Deeney told CNN Sport that people online have been wishing ill on his five-month-old baby, who was born prematurely and has breathing difficulties, while people on the street have told him to go "back to work.""I saw some comments in regards to my son, people saying: 'I hope your son gets corona[virus],'" Deeney told CNN Sport. "That's the hard part for me. If you respond to that, people then go: 'Ah, we've got him' and they keep doing it."Clubs voted unanimously on Wednesday to resume contact training, stage two of the league's 'Return to Training protocol,' though the Premier League later announced that four players and staff from three clubs tested positive for Covid-19. Deeney has been one of several high-profile players to publicly question a possible resumption and says he has privately received support for his views. However, he believes the backlash he and other outspoken players have received means other footballers maybe fearful of talking about their concerns."In a time where it's all about mental health and everyone says: 'Speak up, speak out, please speak,' Danny Rose spoke out … and I spoke out and we just get absolutely hammered and battered for it," adds Deeney, referring to the England defender's comments on 'Project Restart.'"So people see that and go: 'Woah' and it's not just us that gets it, the missus gets direct messages and you'll be walking down the street and people will be like: 'Oh, I'm at work, you go back to work.'"READ: Here's where sports league stand on reopeningREAD: La Liga stars get go ahead to resume play early next month
Messages of support
With Watford siting precariously near the bottom of the Premier League, Deeney says much of the criticism he received was accusations of wanting the season to be canceled so his club could avoid relegation.However, once players from teams at the top of the league — including Manchester City forward Sergio Aguero and Chelsea's N'Golo Kante — began voicing their concerns, Deeney felt public opinion began to change."Personally, I just think this is showing me that the players have so much power if they actually all came together," he says. "That's what this is showing me. I've had a lot of messages of support from people that I wouldn't normally — well, that I didn't even know had my number for a start. "But certainly from players from bigger clubs and that shows me that I must be doing something right because I'm just a little old Troy from Watford and everyone seems to listen to what I say."Since he first spoke out, much of the narrative has been framed as 'Deeney vs. the Premier League' but the striker speaks highly of how the organization has tried to allay his fears.Deeney says he has now had "four or five" meetings with the Premier League — some productive, others "heated.""I just think my concerns were purely for family reasons," explains Deeney, referring to his young son. "I needed more questions answered with a bit more authority and, at the start, they couldn't really do that, but not for any reason or want [of trying], it was just because they didn't have the information."I think everyone can appreciate everything that the Premier League is trying to do as well. I don't think it's a pure neglect of: 'We're going back to work and get on board or [else],' it's nothing like that. They have very good lines of communication."These meetings don't stay too safe — there's some frustrating conversations. When somebody said I'm at the same risk of getting coronavirus by playing football or going to the supermarket, I said: 'I've never had to jump for a header while picking up a cucumber.'"But then there's also been some really good ones as well."Deeney says he has also been speaking to Professor Jonathan Van-Tam, the UK government's Deputy Chief Medical Officer, who has been providing more information on the statistics which show people from minority backgrounds are disproportionately affected by Covid-19."He's been doing very, very good research and there is a lot of good will on his part to tell me, ultimately, that I'm going to be looked after as best as they can and, ultimately, there is going to be some form of risk for all of us going back to work," Deeney says. "Lockdown [ending] and the social distancing measures coming down mean people will still always have risk."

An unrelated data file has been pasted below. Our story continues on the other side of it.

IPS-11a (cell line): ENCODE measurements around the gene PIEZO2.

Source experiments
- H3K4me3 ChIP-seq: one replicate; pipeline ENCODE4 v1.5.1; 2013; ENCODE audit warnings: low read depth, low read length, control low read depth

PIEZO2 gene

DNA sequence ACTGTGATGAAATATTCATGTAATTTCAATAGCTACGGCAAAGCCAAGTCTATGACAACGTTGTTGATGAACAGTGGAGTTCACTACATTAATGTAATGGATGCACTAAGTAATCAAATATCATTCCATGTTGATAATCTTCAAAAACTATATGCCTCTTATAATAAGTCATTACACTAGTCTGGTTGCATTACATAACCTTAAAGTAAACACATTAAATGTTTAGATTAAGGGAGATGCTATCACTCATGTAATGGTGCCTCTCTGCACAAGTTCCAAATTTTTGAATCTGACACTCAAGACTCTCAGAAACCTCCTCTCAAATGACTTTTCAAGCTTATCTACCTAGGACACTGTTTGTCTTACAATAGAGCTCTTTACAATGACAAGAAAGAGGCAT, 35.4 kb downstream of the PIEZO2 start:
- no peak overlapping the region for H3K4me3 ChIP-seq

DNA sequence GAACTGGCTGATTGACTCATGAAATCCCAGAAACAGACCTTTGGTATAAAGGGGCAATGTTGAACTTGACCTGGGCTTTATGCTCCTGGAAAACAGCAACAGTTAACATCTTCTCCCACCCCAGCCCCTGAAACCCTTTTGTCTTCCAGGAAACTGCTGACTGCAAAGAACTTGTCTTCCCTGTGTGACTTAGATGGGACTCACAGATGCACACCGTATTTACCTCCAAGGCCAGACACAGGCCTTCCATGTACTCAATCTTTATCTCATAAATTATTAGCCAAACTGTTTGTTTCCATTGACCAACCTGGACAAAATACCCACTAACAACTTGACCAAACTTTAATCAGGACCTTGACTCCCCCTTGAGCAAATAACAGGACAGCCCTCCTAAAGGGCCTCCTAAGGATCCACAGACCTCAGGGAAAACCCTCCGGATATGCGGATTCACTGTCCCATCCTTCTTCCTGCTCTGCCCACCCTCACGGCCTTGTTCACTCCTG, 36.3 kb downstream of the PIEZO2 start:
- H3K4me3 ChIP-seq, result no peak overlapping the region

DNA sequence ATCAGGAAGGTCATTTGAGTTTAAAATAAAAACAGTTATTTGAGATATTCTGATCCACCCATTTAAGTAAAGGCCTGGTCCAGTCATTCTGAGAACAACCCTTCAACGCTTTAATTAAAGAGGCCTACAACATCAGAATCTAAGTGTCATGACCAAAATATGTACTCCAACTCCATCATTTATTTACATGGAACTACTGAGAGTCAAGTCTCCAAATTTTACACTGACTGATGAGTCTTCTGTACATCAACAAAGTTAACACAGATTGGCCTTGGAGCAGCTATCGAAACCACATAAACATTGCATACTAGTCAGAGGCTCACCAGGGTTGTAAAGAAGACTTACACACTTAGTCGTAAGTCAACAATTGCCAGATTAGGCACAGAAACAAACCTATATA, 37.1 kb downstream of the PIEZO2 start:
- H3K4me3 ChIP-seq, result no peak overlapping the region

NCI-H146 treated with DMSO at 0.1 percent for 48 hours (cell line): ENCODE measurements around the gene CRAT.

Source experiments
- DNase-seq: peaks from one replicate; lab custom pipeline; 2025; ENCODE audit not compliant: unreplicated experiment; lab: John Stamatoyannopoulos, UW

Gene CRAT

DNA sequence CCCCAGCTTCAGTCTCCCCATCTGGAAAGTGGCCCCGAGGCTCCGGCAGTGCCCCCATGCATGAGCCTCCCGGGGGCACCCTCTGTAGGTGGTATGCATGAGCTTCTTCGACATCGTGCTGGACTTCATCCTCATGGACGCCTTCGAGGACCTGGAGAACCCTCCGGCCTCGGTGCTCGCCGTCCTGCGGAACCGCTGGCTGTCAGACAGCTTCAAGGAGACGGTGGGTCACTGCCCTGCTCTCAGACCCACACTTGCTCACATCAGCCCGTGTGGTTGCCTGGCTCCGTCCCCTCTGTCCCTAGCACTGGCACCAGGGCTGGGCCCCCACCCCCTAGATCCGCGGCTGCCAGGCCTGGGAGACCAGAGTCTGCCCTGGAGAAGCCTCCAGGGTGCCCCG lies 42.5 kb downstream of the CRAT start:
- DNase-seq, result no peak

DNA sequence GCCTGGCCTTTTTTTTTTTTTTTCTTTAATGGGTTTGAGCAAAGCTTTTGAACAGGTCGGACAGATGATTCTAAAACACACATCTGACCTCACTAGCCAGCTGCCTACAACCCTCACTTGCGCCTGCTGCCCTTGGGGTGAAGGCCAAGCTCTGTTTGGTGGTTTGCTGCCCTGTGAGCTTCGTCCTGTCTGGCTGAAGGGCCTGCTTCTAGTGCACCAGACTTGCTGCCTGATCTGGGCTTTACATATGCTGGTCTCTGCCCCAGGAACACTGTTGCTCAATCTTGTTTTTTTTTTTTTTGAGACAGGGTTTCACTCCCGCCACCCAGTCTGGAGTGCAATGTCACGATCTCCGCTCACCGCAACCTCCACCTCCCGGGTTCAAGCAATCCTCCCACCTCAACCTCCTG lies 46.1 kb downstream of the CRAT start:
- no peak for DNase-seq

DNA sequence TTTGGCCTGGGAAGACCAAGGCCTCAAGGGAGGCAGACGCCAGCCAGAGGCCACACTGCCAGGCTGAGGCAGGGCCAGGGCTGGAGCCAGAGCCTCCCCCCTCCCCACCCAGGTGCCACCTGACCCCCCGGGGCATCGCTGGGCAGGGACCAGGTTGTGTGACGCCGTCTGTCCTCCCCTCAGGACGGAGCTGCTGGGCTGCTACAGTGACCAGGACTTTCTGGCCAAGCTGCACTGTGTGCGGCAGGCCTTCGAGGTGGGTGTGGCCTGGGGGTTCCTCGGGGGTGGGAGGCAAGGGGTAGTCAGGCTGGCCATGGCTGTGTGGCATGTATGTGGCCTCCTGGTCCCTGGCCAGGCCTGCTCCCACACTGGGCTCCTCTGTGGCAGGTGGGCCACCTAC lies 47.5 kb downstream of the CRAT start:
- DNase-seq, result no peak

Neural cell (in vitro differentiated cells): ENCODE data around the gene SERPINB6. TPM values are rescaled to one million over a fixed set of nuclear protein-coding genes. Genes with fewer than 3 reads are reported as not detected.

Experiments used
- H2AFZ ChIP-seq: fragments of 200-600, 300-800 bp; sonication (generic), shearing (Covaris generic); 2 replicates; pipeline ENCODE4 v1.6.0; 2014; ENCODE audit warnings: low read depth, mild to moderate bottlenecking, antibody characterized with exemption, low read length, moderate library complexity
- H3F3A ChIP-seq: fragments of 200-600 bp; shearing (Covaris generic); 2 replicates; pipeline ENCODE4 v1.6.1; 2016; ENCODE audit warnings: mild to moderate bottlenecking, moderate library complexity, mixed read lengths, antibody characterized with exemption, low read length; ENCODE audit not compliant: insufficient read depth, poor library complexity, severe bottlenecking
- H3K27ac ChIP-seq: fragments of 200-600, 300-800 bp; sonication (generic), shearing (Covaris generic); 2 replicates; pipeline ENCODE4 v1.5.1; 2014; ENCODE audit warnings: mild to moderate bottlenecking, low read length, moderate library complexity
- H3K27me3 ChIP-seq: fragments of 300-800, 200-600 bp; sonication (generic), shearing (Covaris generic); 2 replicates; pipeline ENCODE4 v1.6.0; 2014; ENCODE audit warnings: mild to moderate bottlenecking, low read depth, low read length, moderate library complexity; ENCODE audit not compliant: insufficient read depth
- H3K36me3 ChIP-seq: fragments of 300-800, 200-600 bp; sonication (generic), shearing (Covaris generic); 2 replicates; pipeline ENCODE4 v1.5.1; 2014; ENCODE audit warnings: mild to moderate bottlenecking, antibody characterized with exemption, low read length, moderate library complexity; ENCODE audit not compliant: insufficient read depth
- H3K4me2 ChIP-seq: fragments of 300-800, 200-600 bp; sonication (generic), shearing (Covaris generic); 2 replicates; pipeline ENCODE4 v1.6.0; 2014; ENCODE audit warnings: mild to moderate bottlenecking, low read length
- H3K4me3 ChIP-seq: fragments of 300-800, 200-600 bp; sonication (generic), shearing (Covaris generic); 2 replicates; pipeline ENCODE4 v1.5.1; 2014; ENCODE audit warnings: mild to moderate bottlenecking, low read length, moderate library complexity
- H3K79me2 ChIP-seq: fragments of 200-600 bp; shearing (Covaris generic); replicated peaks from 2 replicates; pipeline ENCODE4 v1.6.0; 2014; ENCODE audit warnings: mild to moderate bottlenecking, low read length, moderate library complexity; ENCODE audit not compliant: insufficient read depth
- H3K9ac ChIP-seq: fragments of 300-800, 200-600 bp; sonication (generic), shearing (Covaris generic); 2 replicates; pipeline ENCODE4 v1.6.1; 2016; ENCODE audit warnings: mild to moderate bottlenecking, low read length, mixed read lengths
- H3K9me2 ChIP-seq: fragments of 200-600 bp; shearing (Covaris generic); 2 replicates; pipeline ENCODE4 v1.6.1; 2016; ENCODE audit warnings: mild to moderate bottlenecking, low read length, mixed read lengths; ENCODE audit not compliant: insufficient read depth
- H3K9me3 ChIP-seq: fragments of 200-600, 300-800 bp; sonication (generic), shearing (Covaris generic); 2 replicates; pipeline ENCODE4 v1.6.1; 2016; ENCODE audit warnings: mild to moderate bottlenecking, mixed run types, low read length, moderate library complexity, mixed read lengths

Premier League integrity 'already gone'
Deeney's Watford is the only team to have beaten Liverpool in the Premier League this season, winning 3-0 at the end of February to end what many thought would be just the second undefeated season after Arsenal's 'Invincibles.'Before the coronavirus pandemic brought the season to a halt, Liverpool boasted an insurmountable 25-lead at the top of the table and was just two wins away from securing a first top-flight title for 30 years.Regardless of what happens to the remainder of this campaign, Deeney believes Jurgen Klopp's side should be crowned champion but also sympathizes with how the circumstances of any potential title win are likely to be remembered."I believe that when it comes to the integrity of this season anyway, it's already gone," Deeney says. "I feel sorry for Liverpool because no matter how it plays out, they deserve to win the league. They deserve to get the trophy. "But no matter how it plays out, even if we play all the games, it's still going to be the year spoiled by the pandemic. It's not going to be that year that Liverpool won the league being the best team and, you know, it's 30 years they haven't won for. "So I do feel sorry for Liverpool and their players and Jordan [Henderson], but in terms of integrity, there's no way you could say that this is a viable competition," added Deeney, referring to the Liverpool captain."It's like running a marathon, 20 odd miles, stopping for Read More – Source